• 1 Norstrom contends that Colaric has affiliated her child with Norstrom, in violation of the order, by continuing to use the name Gail Elisabeth Norstrom Colaric for her child. Norstrom cites Webster's Dictionary, which defines "affiliate" as "2: to fix the paternity of (an illegitimate child) used with to." (Emphasis in original.) (Webster's Third New International Dictionary of the English Language, Unabridged 35 (1981).) However, the same dictionary also defines "affiliate" as "to connect or associate oneself * * * usu. used with with." (Emphasis in original.) The trial court order instructs Colaric not to "see, visit or communicate or affiliate with the child or children" of Norstrom. Even if Colaric has affiliated her child to Norstrom, she has not affiliated with Norstrom's children, so she has not violated the order. Neither has she caused Norstrom to communicate or affiliate with her child. We find no violation of the settlement agreement, and therefore we find no contemptuous violation of the trial court order.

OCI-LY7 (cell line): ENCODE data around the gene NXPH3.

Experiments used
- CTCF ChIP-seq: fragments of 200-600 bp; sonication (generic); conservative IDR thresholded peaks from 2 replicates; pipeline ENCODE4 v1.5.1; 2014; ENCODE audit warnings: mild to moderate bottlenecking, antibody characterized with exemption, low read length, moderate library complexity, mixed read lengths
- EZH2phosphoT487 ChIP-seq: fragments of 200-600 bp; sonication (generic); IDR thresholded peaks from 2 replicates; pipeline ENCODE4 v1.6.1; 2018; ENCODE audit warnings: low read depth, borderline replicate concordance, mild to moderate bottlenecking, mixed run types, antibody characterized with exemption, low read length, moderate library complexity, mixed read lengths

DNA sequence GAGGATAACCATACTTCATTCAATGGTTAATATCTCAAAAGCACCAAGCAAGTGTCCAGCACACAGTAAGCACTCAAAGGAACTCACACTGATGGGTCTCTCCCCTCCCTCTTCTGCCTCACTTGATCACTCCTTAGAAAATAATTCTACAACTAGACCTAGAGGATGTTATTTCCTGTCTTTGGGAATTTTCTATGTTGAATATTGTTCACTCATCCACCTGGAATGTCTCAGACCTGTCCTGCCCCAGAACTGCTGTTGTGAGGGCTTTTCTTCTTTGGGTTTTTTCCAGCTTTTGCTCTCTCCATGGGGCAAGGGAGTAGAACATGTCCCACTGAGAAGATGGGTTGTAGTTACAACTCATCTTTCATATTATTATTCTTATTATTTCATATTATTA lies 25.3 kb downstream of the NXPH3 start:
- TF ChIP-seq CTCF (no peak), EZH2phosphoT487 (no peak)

• 2 Norstrom next contends that Colaric is in contempt of court because she brought her action for a name change in the chancery division of the circuit court while paternity proceedings were pending in the municipal division. As this court has stated, "Contempt is generally defined as conduct calculated to embarrass, hinder or obstruct a court in its administration of justice, to derogate from its authority or dignity or bring the administration of law into disrepute." (Weglarz v. Bruck (1984), 128 Ill. App.3d 1, 7, 470 N.E.2d 21.) Norstrom maintains that Colaric "subverted the jurisdiction" of the municipal division of the court by improperly bringing her petition for a name change in the chancery division.